Concord Neighborhood Center

2021 Outstanding Community Partner of the Year Concord Neighborhood Center in Indianapolis, and their Executive Director Niki Girls, nominated by IUPUI.

Scan-A-Thon at Concord Neighborhood Center
One of the many “scana-thons” where southsiders were able to stop in and have their old photos and other memorabilia scanned and cataloged while they waited. Those scans went into the book Neighborhood of Saturdays.

Indiana Campus Compact is honored to recognize our community partners without whom none of this work would be possible.

We recognize the incredible dedication and work that our partner institutions’ community partners put into co-educating their students, and we know that whether we talk about community service, service-learning, community-based research, or any other form of community engagement, institutions are not doing the work alone. It is only accomplished through strong reciprocal partnerships with community organizations.

For over a decade, Concord Center has been a community-based classroom for students from IUPUI’s anthropology and museum studies departments. That partnership made possible two books, a program in the award-winning Spirit and Place Festival, museum exhibits, a multi-generational reunion and more. In their nomination letter, Susan B. Hyatt, Professor and Chair in the Anthropology department, and Elizabeth Kryder-Reid, Chancellor’s Professor and Director of the Museum Studies Program, said that, “In 2010 and 11, Concord Center hosted the ethnographic methods class where we met weekly to document the importance of inter-racial relations in the history of the neighborhood. Having a base on the south side was a boon for the success of the classes as current and former residents regularly stopped by, sharing memories and allowing students to interview them.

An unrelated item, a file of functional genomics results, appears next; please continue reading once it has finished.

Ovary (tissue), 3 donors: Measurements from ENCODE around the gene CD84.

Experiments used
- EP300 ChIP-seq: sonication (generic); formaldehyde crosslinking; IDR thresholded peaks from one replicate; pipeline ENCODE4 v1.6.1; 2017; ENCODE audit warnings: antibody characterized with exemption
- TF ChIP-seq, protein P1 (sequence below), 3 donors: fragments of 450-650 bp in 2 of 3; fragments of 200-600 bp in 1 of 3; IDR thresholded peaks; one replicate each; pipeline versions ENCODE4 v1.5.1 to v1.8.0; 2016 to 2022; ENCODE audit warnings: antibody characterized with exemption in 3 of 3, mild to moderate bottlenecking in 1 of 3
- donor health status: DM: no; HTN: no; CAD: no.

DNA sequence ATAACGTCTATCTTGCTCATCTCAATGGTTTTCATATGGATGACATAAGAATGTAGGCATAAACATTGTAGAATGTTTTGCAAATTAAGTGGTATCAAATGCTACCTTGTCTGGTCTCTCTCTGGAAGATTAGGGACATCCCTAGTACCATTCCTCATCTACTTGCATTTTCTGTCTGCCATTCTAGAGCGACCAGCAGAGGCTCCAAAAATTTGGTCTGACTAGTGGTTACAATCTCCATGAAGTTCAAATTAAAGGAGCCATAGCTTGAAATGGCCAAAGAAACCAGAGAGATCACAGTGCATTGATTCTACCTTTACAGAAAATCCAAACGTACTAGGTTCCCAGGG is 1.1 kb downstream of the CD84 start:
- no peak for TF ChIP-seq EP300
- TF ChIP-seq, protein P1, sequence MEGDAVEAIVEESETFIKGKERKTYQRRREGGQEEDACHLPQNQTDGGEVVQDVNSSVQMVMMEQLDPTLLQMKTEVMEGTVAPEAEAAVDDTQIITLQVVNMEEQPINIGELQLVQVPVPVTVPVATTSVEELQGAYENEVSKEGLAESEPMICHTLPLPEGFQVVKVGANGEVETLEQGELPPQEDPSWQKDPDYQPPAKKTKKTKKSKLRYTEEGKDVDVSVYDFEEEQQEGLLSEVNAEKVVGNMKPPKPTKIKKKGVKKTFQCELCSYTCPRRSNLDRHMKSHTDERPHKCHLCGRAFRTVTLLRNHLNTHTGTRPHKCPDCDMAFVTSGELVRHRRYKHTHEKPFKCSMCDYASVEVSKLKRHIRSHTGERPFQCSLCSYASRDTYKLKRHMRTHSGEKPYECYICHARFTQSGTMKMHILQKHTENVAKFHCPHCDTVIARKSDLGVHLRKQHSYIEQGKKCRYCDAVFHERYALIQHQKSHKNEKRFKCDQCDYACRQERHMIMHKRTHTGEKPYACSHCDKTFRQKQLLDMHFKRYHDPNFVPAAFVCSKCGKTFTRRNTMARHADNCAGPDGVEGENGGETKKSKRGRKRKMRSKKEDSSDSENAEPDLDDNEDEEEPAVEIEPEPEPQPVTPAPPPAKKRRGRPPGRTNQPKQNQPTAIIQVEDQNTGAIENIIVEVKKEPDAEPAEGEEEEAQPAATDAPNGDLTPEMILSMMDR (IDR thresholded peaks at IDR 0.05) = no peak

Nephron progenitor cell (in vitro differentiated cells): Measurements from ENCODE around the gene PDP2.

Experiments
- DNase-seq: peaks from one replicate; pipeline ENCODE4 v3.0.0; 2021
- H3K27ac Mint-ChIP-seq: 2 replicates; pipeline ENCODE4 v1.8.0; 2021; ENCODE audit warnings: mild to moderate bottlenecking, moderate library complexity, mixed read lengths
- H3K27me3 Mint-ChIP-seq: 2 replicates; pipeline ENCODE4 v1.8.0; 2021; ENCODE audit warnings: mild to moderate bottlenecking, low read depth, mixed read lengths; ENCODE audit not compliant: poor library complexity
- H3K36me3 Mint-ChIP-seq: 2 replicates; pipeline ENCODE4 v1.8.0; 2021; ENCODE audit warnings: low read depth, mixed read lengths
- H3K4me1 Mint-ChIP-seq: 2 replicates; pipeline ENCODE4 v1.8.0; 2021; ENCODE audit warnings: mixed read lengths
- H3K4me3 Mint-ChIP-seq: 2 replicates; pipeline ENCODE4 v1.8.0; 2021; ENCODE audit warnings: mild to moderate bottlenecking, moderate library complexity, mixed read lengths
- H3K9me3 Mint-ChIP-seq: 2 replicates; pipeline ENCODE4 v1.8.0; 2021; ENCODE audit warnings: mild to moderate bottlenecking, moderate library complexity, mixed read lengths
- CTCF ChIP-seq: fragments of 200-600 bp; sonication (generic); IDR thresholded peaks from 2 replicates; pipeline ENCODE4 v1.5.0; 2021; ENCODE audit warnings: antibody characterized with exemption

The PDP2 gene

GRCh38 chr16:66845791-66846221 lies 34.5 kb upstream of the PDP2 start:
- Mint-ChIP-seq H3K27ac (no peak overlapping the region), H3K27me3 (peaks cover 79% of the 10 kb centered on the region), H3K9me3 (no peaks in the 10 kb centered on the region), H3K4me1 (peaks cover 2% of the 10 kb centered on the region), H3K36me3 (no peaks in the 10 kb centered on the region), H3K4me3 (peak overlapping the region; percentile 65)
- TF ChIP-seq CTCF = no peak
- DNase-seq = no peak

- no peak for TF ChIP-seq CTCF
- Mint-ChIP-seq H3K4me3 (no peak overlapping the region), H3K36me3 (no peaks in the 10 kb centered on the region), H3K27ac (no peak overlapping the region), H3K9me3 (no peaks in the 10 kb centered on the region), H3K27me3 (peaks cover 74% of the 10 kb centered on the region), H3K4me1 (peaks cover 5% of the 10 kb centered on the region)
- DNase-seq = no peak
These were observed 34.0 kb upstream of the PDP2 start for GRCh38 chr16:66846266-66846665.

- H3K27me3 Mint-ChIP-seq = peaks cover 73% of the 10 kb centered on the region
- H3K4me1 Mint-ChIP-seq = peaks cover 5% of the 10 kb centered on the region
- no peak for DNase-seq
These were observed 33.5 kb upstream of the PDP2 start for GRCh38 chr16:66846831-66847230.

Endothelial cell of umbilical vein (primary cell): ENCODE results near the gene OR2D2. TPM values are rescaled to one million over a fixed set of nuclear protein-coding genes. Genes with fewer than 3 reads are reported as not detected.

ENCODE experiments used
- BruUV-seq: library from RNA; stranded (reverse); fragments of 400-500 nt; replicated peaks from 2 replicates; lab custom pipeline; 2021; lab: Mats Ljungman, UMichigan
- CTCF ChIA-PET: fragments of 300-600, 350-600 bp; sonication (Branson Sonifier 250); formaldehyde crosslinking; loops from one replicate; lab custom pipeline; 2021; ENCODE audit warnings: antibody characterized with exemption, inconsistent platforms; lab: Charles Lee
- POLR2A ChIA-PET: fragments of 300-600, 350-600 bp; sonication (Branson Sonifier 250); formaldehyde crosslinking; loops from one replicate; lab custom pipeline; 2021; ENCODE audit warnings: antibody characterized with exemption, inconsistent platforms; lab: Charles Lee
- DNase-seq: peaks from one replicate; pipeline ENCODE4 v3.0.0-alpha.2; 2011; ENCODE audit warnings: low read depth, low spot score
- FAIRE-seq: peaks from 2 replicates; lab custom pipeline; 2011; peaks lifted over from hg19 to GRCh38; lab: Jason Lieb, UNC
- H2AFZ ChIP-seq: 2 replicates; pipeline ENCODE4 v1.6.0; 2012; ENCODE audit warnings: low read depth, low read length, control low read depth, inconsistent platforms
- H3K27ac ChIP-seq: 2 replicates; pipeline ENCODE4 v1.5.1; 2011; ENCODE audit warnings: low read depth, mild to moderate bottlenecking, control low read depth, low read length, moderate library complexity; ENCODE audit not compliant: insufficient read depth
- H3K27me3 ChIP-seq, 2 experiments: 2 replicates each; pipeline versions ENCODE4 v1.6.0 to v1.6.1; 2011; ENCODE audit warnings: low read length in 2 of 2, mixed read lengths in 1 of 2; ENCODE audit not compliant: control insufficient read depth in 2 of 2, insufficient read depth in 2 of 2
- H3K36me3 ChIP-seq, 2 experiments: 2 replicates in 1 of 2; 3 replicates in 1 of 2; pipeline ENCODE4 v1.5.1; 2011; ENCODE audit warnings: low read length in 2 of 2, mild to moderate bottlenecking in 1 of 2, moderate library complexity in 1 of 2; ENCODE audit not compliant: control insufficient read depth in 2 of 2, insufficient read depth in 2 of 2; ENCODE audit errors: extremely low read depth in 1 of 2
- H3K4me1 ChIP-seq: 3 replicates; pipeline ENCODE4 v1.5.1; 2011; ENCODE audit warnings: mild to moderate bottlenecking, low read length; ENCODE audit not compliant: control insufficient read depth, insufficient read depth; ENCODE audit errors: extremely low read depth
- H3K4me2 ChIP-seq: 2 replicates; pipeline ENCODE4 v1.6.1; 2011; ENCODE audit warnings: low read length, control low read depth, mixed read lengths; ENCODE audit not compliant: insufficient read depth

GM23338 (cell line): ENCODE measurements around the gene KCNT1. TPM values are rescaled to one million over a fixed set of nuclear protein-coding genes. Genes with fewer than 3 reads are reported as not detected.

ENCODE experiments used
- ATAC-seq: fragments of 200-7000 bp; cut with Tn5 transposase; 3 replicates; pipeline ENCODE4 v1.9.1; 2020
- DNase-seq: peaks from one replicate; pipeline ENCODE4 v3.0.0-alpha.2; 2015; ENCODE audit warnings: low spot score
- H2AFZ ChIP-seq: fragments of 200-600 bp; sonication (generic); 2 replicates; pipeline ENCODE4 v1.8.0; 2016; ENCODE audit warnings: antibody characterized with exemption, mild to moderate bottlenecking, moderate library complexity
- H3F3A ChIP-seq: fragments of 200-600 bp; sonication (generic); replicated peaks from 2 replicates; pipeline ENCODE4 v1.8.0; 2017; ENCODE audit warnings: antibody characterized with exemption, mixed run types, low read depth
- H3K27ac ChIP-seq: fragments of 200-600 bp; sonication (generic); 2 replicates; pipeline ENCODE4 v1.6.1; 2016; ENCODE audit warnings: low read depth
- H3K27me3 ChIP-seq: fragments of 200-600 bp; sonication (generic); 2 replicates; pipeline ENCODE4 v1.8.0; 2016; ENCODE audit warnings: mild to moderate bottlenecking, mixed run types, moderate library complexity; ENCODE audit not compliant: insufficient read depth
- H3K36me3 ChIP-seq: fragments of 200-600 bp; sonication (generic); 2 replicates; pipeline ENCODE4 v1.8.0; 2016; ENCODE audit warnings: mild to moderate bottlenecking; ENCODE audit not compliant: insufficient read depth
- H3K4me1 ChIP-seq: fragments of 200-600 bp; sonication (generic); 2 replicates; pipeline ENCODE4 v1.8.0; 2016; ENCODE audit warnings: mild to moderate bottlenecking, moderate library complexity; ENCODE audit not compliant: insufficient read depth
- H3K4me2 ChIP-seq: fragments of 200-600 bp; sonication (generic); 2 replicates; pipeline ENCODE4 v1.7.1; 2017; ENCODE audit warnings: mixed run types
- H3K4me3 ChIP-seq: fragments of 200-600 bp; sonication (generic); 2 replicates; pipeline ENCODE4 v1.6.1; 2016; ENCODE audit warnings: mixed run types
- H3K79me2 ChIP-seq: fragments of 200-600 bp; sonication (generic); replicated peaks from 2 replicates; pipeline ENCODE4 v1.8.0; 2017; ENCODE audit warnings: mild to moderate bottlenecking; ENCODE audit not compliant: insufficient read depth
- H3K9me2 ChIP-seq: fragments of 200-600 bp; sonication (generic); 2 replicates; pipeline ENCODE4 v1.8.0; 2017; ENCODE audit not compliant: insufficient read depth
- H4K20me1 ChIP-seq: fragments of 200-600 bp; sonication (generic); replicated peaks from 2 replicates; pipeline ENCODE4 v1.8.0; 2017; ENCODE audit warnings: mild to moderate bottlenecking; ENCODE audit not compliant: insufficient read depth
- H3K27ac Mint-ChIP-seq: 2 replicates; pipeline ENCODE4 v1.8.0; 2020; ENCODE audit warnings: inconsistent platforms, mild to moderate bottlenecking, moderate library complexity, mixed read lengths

We also initiated events that we called “scana-thons,” where southsiders were able to stop in and have their old photos and other memorabilia scanned and cataloged while they waited.  The interviews and material were used in our 2013 publication, The Neighborhood of Saturdays:  Memories of a Multi-racial Community on Indianapolis’ Southside. Then, in 2014, a Museum Studies class used the material collected by the anthropology students to put together an exhibit called Split but not Separated, which added to the story of the dispersion of neighborhood residents created by the construction of I-70. These collaborations led to a reunion of neighbors from before the construction. The students who had participated in past projects at the Center joined us for an evening in which we shared the story of the Concord Center and the very special role it has always played in bringing people together across racial, ethnic, and religious boundaries.